7. Most of the time I just read a book once. I have enough trouble finishing the books on my to-read list to go back to older titles. The one books I’ve re-read are probably the Harry Potter ones, but those are extremely dear to me.

  8. There was a 5 year period when I would reread some books every year – Chuck Yeager – the autobiography, The Right Stuff, Leaving Les Vegas and Liar’s Poker. Other books I have read once but still vividly remember them.

  9. As most of your commenters said, it depends on the book. Some books are like comfort food. When things are down and I’m sad I have a stash of books that give me huge belly laughs.

  10. I have taken to re-reading books I read over twenty years ago just to see if my perspective has changed. I find it often has as my life experience and the fact that I know so much less about everything now than I did then alters my appreciation for what the author was trying to say. I also like to go back to really old Sci-Fi and read about the flying cars and 20 hour work weeks in the year 2000.

  11. I’ll re-read anything I have enjoyed spectacularly, no matter whether it’s fiction, biography or whatever. I will not be re-reading Harry Potter, though! Philip Pullman or E Nesbit, yes.

  12. Yes. I re-read all the time. Books read at an age when I did not have the frame of reference become much more ( or less ) than when I first read them.

    Example: Ayn Rand’s Atlas Shrugged at 18 failed to ignite any passion in 35 years later, after 30 years of scars on my back from the workplace, I get it. ( I agree with her, in part… 🙂 )

    Herman Wouk’s The Caine Mutiny, read over one afternoon at age 16 was fascinating. Captain Queeg was a fantastic creature. Read again 25 years later and the dilemma is clearer. Who is really at fault?

    Then there are authors you re-read to savour the language, to get you out of gloom. Like PG Wodehouse, my go-to author, anytime, overtime.

    I’m also writing a fan-fiction, of sorts, based on characters from the books of the much-maligned Enid Blyton.

    • Interesting how one’s perspective on books changes, isn’t it? I used to read this one author — and still do sometimes — but now that I’m older, I recognize her style as overly melodramatic. Still good characters and plots, though.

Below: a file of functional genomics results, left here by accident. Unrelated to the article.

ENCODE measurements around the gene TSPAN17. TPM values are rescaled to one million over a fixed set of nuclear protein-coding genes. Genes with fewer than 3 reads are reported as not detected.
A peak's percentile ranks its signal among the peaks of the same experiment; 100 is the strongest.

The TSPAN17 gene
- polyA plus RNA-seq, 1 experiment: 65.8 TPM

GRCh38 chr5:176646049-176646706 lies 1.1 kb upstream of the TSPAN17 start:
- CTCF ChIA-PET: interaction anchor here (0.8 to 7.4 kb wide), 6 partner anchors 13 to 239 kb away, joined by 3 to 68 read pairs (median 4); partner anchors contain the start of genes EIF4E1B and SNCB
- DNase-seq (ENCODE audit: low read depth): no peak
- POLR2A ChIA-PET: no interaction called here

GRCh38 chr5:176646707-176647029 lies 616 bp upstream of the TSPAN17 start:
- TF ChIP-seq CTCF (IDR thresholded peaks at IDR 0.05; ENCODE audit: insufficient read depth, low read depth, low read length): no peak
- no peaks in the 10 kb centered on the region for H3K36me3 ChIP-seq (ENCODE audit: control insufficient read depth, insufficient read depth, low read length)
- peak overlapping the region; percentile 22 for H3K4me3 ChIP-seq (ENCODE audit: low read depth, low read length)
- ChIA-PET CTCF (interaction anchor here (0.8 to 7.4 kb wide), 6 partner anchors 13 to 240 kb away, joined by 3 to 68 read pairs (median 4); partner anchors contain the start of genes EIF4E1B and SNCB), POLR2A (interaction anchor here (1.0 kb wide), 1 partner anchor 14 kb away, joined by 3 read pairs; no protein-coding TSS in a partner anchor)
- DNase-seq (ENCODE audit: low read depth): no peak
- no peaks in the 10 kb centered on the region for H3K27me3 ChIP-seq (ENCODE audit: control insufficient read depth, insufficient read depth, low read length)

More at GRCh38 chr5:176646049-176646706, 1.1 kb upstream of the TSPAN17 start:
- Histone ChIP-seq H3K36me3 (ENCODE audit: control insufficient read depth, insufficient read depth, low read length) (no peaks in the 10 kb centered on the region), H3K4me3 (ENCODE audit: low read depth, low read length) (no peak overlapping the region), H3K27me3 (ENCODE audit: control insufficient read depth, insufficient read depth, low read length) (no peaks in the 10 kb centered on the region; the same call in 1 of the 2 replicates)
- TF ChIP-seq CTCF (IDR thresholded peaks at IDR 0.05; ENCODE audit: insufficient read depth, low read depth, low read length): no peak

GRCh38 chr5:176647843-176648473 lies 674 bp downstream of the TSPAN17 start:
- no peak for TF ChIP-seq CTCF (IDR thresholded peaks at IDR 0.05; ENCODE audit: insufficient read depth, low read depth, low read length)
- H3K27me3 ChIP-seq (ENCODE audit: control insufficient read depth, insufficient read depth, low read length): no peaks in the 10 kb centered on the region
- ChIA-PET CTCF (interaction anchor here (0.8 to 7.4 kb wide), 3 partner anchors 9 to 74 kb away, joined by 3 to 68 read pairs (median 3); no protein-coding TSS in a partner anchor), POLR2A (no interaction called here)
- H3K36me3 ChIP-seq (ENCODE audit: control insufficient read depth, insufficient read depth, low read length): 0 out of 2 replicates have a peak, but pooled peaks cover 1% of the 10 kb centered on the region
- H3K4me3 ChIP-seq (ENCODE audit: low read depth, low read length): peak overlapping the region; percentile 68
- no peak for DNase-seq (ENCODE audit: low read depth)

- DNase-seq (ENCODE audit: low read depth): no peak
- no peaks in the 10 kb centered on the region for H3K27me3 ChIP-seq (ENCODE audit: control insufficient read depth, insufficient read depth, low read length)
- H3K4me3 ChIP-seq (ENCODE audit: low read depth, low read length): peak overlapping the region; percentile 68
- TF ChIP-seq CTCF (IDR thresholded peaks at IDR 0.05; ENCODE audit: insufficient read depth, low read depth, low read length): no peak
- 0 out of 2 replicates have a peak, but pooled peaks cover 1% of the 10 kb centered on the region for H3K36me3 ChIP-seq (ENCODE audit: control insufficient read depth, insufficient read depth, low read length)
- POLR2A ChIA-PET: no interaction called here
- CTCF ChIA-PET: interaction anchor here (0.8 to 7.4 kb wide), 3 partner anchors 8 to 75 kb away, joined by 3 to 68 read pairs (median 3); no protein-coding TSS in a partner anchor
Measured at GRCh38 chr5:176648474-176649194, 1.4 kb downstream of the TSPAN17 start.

13. Jaclyn

    I definitely re-read books! My favorite books are like old friends that I can go back to whenever I need a boost. I do find that I re-read childhood favorites (L.M. Montgomery, Laura Ingalls Wilder) more often than books I’ve discovered and loved more recently. There are a few exceptions but if I’m going to re-read something it’s more likely to be “Anne of Green Gables” than “Where’d You Go, Bernadette,” even though I adore Bernadette. (Now I want to re-read Bernadette!)

  14. I enjoy rereading some books – a favorite is “The Great Divorce” by C.S. Lewis. It is short but not necessarily easy. The imagery is something I enjoy considering over and over. I am currently rereading Pilgrim’s Progress by John Bunyan. I also love the imagery and allegory in this book. Another book I am glad I read was Victor Hugo’s Les Miserable. I haven’t reread it because it took so long to get through and parts of it were painfully distressing. I like to revisit some books I have read by getting it in an audio version. That way I can enjoy the story again, but get something else accomplished at the same time.

  15. I don’t reread a lot of books, but I have reread Douglas Adams’ stuff several times and probably will again. I reread the whole Harry Dresden series recently, Some non fiction bears multiple readings (for me) when there’s a lot of information to absorb. I also read a LOT on Audible. It really started when I had a long commute, but now my eyes are so tired, it’s a relief to be able to tackle a book without my eyes taking any more strain.

  16. Hell yes! It’s true there are too many books out there, sadly most of them are not worth reading. But the treasures… I can reread them endlessly. There are novels I have reread five times already.

  17. I rarely reread, never got time but on rare occasions it reminds me of who I was when I first read it. Incredible how much more I see as I get older